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Floor manager has tidy career

Published on Friday, 30 Aug 2013
Carter Lam
Photo: Langham Hospitality Group

From an early age, Carter Lam Wing-fung, a floor manager at The Langham Hong Kong hotel, had a predilection for cleaning spaces and tidying rooms. A career in housekeeping, therefore, seems perfect for him.

On finishing his A-levels, Lam applied to the Swiss Hotel Management School and majored in hotel and tourism management. He worked as an intern at The Langham, a five-star hotel in Tsim Sha Tsui, during his studies. On graduating he was offered the job as a floor manager.

“I focus on the quality control of rooms. I oversee about 120 rooms and make sure each is up to standard. I chose this job because I enjoy clean environments and neat spaces. Being in charge of housekeeping allows me to maintain a tidy place for guests to relax,” he says.

Lam begins work every day at 8.30am and starts by organising what rooms to clean first. “Next I read reports and make special arrangements if we have VIPs visiting. I then attend the morning briefing to find out the events taking place that day. After meetings,  I will inspect rooms and see if there are any problems with the facilities and furniture that need to be reported to the maintenance department. I will also take orders from the front desk and see whether there are any special requests from guests,” he says.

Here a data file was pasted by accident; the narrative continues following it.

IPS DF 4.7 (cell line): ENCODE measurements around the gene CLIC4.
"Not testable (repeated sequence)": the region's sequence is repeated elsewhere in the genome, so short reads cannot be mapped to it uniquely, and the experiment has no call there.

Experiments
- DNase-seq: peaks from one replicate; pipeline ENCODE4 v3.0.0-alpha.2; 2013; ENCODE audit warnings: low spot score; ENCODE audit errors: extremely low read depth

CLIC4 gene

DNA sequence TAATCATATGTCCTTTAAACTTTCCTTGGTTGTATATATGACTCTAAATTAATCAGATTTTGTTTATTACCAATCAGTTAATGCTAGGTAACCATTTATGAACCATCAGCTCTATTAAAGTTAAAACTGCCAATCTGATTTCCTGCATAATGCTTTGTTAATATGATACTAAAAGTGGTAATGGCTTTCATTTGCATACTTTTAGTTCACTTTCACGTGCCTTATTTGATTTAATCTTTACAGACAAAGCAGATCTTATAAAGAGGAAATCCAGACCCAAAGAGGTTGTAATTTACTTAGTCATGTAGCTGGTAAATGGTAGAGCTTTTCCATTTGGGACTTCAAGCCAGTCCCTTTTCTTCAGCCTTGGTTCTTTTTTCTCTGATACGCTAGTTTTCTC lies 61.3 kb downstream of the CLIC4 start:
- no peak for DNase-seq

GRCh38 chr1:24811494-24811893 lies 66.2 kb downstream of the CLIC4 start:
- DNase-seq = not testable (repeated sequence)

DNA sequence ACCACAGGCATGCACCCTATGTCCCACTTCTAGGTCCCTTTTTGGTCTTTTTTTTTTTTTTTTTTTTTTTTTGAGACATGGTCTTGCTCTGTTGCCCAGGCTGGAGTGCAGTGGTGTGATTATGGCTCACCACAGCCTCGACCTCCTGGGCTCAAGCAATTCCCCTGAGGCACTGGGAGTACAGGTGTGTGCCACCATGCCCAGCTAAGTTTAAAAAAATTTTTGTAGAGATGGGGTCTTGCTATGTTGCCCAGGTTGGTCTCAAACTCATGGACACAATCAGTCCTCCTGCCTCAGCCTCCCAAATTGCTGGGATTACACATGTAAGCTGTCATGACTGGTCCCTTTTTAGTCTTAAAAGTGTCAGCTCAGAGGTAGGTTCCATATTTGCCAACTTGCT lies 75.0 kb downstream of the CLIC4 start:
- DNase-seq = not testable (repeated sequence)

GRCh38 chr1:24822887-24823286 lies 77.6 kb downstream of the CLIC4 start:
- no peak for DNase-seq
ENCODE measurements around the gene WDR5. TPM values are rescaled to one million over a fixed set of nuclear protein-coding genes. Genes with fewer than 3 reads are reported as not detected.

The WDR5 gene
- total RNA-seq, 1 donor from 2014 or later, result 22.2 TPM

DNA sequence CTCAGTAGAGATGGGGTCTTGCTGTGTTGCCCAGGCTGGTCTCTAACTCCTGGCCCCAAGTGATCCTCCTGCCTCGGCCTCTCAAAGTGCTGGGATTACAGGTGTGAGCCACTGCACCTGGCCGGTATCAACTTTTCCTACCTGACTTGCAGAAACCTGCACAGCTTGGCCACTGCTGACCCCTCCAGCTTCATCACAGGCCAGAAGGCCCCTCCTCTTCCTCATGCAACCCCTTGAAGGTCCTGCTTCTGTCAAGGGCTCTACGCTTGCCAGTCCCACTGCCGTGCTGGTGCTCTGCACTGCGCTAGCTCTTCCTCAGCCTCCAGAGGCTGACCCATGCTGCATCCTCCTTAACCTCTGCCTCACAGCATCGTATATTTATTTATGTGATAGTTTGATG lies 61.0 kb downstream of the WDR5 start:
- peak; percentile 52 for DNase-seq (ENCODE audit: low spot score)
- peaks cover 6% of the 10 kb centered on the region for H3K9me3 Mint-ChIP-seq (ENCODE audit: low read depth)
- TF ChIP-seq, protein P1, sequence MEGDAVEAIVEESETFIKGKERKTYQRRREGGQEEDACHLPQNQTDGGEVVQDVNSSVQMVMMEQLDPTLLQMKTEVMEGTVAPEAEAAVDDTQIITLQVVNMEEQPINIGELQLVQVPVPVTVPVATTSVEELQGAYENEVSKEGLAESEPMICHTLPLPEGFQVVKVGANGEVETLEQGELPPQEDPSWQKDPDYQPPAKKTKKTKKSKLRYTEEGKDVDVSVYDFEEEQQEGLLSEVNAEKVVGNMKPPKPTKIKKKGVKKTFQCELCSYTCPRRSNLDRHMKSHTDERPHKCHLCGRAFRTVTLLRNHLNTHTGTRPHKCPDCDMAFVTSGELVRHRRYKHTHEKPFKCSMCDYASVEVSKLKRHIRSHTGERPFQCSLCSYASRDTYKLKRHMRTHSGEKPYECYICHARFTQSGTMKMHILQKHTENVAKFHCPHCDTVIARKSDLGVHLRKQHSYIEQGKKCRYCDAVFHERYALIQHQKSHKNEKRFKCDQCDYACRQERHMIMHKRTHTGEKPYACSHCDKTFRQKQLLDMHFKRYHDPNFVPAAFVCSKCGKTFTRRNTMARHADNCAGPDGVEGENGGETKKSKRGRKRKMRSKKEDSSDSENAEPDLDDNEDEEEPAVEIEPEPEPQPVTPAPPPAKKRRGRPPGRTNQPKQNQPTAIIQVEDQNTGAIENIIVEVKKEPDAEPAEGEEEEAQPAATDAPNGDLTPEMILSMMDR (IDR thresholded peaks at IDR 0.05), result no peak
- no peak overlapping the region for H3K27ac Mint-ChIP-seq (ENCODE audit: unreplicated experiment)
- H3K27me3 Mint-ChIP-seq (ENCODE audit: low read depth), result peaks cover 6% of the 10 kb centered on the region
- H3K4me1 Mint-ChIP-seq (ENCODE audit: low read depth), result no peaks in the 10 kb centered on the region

With so many rooms to maintain, good time management is very important. “Knowing how to prioritise and complete tasks on time is a challenge every day. For example, I need to allocate room attendants to first clean the rooms that have guests arriving soon. If there are too many rooms to clean, I might need to borrow staff from other teams to get the job done. I communicate closely with the front desk to know when and what guests are coming in,” he says.

Many people think that housekeeping mostly involves working when guests have left their rooms or after they have checked out, but Lam thinks housekeeping should involve more personal contact with guests. “We seem to work mostly behind the scenes, but I want my staff to be more outgoing. I encourage them to communicate with guests. I ask them to find out their likes and dislikes so that when they next visit, we can do our best to serve them,” he says.

Having just started his career in the hotel industry, Lam is keen on learning new skills to enhance his career development. “In future, I want to climb the ranks of the housekeeping department. I am very lucky that the hotel can provide me with training to help enhance my career. So far I have learned a lot of skills in housekeeping and management,” he says.

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